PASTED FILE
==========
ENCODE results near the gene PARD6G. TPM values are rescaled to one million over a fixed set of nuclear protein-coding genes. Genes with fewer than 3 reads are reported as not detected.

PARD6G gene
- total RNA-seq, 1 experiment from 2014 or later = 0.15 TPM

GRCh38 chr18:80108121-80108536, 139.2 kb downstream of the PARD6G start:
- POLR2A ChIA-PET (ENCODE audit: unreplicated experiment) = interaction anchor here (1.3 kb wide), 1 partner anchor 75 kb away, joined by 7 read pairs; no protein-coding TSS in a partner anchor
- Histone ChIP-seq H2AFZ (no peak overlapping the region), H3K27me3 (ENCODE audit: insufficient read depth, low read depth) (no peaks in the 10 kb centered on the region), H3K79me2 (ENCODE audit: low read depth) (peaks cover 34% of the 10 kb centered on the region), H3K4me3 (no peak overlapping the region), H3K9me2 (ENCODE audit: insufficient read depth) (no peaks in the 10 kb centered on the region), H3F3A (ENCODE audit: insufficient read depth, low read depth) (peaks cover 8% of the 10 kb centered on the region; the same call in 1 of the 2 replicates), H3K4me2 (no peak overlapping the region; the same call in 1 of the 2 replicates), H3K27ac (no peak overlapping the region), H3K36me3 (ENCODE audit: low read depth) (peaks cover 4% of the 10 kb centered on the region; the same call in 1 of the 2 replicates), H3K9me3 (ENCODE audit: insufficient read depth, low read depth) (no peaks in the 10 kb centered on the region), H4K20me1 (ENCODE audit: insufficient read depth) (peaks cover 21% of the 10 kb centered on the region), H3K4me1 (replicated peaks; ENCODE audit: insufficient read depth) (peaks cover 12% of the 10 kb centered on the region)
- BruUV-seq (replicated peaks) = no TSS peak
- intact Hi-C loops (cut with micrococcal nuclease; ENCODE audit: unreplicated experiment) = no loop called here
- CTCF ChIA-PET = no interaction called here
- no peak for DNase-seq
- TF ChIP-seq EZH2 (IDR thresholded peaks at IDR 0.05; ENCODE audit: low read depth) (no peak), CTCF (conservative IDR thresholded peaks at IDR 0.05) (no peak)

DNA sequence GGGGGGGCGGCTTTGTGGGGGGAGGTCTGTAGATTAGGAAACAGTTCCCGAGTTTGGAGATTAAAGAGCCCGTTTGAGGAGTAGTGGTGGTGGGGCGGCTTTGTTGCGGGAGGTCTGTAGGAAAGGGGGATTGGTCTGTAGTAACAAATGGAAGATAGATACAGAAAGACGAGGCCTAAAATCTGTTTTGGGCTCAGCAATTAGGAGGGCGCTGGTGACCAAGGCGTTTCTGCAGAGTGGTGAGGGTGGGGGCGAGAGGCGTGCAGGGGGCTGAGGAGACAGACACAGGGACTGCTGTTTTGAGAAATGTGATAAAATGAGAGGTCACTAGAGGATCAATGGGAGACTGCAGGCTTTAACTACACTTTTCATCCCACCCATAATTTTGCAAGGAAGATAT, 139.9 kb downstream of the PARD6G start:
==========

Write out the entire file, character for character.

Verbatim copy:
ENCODE results near the gene PARD6G. TPM values are rescaled to one million over a fixed set of nuclear protein-coding genes. Genes with fewer than 3 reads are reported as not detected.

PARD6G gene
- total RNA-seq, 1 experiment from 2014 or later = 0.15 TPM

GRCh38 chr18:80108121-80108536, 139.2 kb downstream of the PARD6G start:
- POLR2A ChIA-PET (ENCODE audit: unreplicated experiment) = interaction anchor here (1.3 kb wide), 1 partner anchor 75 kb away, joined by 7 read pairs; no protein-coding TSS in a partner anchor
- Histone ChIP-seq H2AFZ (no peak overlapping the region), H3K27me3 (ENCODE audit: insufficient read depth, low read depth) (no peaks in the 10 kb centered on the region), H3K79me2 (ENCODE audit: low read depth) (peaks cover 34% of the 10 kb centered on the region), H3K4me3 (no peak overlapping the region), H3K9me2 (ENCODE audit: insufficient read depth) (no peaks in the 10 kb centered on the region), H3F3A (ENCODE audit: insufficient read depth, low read depth) (peaks cover 8% of the 10 kb centered on the region; the same call in 1 of the 2 replicates), H3K4me2 (no peak overlapping the region; the same call in 1 of the 2 replicates), H3K27ac (no peak overlapping the region), H3K36me3 (ENCODE audit: low read depth) (peaks cover 4% of the 10 kb centered on the region; the same call in 1 of the 2 replicates), H3K9me3 (ENCODE audit: insufficient read depth, low read depth) (no peaks in the 10 kb centered on the region), H4K20me1 (ENCODE audit: insufficient read depth) (peaks cover 21% of the 10 kb centered on the region), H3K4me1 (replicated peaks; ENCODE audit: insufficient read depth) (peaks cover 12% of the 10 kb centered on the region)
- BruUV-seq (replicated peaks) = no TSS peak
- intact Hi-C loops (cut with micrococcal nuclease; ENCODE audit: unreplicated experiment) = no loop called here
- CTCF ChIA-PET = no interaction called here
- no peak for DNase-seq
- TF ChIP-seq EZH2 (IDR thresholded peaks at IDR 0.05; ENCODE audit: low read depth) (no peak), CTCF (conservative IDR thresholded peaks at IDR 0.05) (no peak)

DNA sequence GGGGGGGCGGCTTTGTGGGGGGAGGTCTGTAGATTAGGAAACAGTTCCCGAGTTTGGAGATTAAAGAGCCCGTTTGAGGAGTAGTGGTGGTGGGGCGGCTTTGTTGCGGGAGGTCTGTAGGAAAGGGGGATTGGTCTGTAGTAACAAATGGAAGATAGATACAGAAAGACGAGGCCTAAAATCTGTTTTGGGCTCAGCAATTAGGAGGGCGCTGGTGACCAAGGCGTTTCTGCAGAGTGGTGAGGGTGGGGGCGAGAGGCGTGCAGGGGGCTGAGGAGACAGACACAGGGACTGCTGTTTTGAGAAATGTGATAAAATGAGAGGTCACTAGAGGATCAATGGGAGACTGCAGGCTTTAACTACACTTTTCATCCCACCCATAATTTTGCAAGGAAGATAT, 139.9 kb downstream of the PARD6G start: